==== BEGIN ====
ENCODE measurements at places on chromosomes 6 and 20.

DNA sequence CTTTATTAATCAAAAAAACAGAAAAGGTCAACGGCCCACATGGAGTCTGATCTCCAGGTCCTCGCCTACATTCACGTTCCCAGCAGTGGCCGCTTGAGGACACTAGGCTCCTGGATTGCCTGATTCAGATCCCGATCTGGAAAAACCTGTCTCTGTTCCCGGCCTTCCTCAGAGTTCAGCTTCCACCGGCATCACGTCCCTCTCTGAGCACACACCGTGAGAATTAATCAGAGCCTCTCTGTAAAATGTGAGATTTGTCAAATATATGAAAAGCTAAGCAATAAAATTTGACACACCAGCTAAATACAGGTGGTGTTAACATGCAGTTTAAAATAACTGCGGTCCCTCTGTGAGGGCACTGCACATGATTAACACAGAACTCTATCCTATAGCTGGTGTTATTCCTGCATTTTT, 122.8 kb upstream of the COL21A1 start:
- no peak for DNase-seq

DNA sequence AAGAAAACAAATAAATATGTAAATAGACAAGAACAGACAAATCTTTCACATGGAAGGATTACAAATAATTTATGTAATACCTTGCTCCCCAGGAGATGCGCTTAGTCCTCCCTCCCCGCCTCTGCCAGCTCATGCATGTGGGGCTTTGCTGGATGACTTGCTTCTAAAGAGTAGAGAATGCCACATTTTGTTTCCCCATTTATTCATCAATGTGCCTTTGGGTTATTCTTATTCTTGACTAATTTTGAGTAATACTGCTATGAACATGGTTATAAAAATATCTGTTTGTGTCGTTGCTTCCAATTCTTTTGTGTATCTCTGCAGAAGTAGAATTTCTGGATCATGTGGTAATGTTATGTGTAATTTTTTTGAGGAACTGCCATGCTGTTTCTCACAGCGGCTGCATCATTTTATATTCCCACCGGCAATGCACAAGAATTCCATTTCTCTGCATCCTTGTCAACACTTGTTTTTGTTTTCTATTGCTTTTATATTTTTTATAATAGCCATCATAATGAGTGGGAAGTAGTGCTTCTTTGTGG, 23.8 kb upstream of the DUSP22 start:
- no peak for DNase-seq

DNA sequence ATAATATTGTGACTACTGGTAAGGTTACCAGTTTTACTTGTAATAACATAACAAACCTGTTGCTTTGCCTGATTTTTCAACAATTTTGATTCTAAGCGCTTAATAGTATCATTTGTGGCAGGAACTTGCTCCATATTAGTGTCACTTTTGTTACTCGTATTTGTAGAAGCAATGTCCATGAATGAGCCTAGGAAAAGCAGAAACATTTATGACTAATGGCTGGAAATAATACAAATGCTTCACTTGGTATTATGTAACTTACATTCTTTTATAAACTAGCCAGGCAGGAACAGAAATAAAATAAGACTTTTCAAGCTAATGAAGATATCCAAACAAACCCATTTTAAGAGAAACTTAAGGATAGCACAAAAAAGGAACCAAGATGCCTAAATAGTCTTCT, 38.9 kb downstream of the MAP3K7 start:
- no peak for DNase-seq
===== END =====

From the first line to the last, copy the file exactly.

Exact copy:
ENCODE measurements at places on chromosomes 6 and 20.

DNA sequence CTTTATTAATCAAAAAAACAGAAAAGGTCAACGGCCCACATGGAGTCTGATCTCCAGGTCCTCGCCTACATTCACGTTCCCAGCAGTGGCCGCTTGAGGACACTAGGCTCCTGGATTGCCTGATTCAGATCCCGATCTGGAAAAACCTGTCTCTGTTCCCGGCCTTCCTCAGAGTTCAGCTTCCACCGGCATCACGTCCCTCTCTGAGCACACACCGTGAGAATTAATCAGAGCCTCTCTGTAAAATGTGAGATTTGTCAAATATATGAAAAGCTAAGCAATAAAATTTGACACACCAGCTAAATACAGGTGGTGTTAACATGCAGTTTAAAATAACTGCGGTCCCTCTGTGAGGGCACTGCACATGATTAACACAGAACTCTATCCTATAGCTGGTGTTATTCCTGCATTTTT, 122.8 kb upstream of the COL21A1 start:
- no peak for DNase-seq

DNA sequence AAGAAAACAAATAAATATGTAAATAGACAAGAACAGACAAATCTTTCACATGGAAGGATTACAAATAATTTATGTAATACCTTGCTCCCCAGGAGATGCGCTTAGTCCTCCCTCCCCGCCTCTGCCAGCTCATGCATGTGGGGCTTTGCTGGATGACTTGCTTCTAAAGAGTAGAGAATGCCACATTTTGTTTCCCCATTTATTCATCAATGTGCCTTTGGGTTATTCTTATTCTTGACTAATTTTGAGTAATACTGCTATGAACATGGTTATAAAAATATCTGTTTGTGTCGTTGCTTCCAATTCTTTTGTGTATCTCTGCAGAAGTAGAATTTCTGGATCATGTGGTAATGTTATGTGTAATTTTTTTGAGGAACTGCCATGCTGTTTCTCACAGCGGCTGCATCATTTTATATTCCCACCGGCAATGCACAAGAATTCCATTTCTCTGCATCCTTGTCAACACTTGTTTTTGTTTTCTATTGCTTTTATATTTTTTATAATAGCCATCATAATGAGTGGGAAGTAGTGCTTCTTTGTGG, 23.8 kb upstream of the DUSP22 start:
- no peak for DNase-seq

DNA sequence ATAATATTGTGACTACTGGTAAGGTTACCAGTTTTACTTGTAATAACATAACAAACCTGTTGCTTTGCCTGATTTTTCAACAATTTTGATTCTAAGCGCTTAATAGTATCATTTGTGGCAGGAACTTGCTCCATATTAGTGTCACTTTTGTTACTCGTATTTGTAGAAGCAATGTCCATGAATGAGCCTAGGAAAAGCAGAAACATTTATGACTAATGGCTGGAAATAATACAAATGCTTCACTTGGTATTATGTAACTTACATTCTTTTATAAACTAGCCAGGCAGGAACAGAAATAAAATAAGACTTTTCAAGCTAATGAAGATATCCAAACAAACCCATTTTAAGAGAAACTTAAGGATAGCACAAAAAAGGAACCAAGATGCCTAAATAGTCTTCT, 38.9 kb downstream of the MAP3K7 start:
- no peak for DNase-seq